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Friday, 26 March 2010

Advice to a copywriter - from a tired old hack who's still banging it out

I get sent so many questions I'm thinking of becoming an Agony Aunt.

An Aussie copywriter wrote today saying "I have been writing copy for micro business clients, however, in nearly all of the training I have had I have been told that controls for big companies is the way to go to make real money in copywriting.

I just don't know how to go about approaching these big companies, as an unknown, and asking to challenge their controls. Any advice on how to go about it?

Well one thing this man has done right (which most don't) is
study. He's been at it for 5 years - in fact I felt almost embarrassed by his list of teachers.

Anyhow, for anyone looking for copy jobs of any kind, here's my advice.

“Make an offer so good only an idiot would refuse” – or words to that effect - said Claude Hopkins.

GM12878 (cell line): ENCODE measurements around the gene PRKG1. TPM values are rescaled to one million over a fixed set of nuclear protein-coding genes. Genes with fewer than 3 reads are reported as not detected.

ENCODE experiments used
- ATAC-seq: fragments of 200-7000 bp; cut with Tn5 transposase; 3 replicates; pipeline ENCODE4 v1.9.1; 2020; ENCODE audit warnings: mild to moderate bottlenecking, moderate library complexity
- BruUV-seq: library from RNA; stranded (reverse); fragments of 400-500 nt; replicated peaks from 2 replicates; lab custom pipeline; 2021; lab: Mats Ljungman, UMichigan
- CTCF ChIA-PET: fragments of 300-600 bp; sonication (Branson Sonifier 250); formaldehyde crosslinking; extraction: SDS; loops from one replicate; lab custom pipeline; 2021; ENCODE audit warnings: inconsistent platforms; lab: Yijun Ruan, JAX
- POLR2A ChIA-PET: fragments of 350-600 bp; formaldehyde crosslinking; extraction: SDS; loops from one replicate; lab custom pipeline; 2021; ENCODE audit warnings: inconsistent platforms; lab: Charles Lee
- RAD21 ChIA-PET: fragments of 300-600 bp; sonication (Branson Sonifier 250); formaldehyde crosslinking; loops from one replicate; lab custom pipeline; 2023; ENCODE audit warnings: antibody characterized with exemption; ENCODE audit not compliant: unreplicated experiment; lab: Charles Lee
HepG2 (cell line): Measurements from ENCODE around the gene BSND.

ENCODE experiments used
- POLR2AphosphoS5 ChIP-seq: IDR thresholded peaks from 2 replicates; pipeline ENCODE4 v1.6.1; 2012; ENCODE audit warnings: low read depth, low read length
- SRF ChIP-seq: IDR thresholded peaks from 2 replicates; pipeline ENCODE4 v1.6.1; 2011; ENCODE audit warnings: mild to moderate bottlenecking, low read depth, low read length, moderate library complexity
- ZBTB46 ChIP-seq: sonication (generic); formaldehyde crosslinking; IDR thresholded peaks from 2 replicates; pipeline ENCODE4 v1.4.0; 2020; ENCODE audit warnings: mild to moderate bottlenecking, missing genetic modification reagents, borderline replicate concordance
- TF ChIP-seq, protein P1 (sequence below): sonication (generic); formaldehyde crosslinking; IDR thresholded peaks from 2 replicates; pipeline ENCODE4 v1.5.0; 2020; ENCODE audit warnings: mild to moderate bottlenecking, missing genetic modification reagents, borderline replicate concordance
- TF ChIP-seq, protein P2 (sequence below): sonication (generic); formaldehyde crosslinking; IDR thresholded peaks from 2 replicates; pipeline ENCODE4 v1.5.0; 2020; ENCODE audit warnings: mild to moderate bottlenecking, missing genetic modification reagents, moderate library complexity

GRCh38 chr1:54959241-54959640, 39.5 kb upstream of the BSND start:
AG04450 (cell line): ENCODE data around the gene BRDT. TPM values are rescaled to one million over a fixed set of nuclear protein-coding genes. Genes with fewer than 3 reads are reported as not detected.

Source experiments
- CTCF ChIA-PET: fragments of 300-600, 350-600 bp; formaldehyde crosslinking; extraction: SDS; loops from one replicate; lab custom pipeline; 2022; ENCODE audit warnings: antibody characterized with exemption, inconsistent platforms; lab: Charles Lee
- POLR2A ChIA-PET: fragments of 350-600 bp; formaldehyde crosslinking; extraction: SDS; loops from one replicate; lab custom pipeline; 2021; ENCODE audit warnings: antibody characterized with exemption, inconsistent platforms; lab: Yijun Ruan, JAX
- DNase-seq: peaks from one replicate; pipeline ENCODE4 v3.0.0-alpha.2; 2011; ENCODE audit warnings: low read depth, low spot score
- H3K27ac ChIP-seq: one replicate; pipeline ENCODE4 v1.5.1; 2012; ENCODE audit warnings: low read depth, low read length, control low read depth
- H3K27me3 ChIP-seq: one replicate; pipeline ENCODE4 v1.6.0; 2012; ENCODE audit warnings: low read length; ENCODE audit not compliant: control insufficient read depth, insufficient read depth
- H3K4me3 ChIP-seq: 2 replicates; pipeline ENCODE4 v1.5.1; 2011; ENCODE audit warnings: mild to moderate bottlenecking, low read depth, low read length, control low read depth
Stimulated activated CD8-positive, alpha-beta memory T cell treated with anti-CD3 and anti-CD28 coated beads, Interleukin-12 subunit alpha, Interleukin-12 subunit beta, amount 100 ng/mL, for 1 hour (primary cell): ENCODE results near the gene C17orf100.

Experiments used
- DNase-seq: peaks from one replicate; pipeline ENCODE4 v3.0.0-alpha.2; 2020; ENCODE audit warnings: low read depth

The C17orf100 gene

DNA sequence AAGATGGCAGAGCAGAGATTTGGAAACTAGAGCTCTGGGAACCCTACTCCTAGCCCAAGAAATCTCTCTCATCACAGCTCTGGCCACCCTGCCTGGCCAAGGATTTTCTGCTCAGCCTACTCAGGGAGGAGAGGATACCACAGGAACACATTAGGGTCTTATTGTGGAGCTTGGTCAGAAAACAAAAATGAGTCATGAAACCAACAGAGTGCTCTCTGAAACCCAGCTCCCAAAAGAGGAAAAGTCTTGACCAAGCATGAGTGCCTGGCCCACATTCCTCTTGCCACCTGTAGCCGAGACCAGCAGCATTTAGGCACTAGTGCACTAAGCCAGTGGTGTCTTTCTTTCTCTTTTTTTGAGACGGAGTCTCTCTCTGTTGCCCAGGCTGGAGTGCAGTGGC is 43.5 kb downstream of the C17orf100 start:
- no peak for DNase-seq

I have always suggested people offer to do something for nothing – clients don’t pay unless they use it.

But first they must be convinced you’re worth trying.

1. Study the client. See what they are doing and what is working for them.

2. Find out who exactly you should be talking to. Learn something about them.

3. Give them proof – examples of work that did well, testimonials, and results.

4. Send something (be it a letter or an original mailing pack/gimmick*) they cannot ignore.

Make sure you say something relevant to them and to their business and problems. Relevance matters more than cleverness.

44 years ago I got an immediate interview offer from David Ogilvy by sending 5 pieces of work, with results, because that is what he said he liked to see, plus a testimonial from Peter Mayle (now a famous novelist) who had worked for him.

The letter began, if memory serves me right: “Dear Mr. Ogilvy, You have never heard of me, but I have an ability I know you prize. I know how to make people buy things.

I hardly ever see people not because I don’t need anyone but because virtually none send me anything that follows these rules – and most of the stuff on their sites is rubbish.

* Be very careful with gimmicks. People often remember them - but not what you're selling. And NEVER neglect to send a letter.

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